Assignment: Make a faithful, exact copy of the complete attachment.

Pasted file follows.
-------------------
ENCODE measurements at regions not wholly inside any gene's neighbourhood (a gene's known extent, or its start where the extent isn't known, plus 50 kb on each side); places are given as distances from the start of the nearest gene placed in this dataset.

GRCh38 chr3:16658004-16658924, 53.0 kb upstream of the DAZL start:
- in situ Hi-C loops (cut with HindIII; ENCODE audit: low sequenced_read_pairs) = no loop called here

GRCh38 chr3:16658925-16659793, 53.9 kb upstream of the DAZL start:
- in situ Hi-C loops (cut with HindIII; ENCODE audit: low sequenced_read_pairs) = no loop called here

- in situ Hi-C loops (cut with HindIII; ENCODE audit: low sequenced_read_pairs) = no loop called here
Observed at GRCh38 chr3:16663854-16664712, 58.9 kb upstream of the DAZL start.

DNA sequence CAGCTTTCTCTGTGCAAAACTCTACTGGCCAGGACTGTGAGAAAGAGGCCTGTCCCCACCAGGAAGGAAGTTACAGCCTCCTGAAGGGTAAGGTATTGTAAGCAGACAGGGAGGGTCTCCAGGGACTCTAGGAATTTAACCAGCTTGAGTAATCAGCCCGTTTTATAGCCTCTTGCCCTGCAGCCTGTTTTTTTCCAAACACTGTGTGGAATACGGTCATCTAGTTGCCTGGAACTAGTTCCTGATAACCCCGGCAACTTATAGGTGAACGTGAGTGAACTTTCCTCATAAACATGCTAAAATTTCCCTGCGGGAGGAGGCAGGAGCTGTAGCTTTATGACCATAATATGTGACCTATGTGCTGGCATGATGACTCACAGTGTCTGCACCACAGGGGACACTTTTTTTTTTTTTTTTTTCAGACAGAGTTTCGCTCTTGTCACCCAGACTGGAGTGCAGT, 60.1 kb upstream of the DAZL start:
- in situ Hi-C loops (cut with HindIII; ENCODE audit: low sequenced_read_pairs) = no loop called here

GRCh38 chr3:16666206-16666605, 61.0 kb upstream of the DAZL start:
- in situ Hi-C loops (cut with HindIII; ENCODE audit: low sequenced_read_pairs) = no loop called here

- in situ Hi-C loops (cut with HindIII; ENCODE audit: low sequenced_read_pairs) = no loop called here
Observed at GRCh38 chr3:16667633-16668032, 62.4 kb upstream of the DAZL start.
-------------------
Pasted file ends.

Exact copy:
ENCODE measurements at regions not wholly inside any gene's neighbourhood (a gene's known extent, or its start where the extent isn't known, plus 50 kb on each side); places are given as distances from the start of the nearest gene placed in this dataset.

GRCh38 chr3:16658004-16658924, 53.0 kb upstream of the DAZL start:
- in situ Hi-C loops (cut with HindIII; ENCODE audit: low sequenced_read_pairs) = no loop called here

GRCh38 chr3:16658925-16659793, 53.9 kb upstream of the DAZL start:
- in situ Hi-C loops (cut with HindIII; ENCODE audit: low sequenced_read_pairs) = no loop called here

- in situ Hi-C loops (cut with HindIII; ENCODE audit: low sequenced_read_pairs) = no loop called here
Observed at GRCh38 chr3:16663854-16664712, 58.9 kb upstream of the DAZL start.

DNA sequence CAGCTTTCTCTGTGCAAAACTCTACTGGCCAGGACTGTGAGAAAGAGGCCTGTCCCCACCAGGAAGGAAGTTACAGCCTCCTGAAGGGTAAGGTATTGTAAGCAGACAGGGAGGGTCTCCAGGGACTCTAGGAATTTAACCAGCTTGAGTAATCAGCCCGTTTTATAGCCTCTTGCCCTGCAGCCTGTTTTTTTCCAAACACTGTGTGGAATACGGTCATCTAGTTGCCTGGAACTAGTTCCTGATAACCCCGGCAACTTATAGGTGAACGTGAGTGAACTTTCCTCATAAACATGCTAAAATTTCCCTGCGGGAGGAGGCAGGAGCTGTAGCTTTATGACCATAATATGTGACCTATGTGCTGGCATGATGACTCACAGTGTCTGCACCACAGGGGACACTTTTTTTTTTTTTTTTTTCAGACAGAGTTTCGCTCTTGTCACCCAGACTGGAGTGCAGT, 60.1 kb upstream of the DAZL start:
- in situ Hi-C loops (cut with HindIII; ENCODE audit: low sequenced_read_pairs) = no loop called here

GRCh38 chr3:16666206-16666605, 61.0 kb upstream of the DAZL start:
- in situ Hi-C loops (cut with HindIII; ENCODE audit: low sequenced_read_pairs) = no loop called here

- in situ Hi-C loops (cut with HindIII; ENCODE audit: low sequenced_read_pairs) = no loop called here
Observed at GRCh38 chr3:16667633-16668032, 62.4 kb upstream of the DAZL start.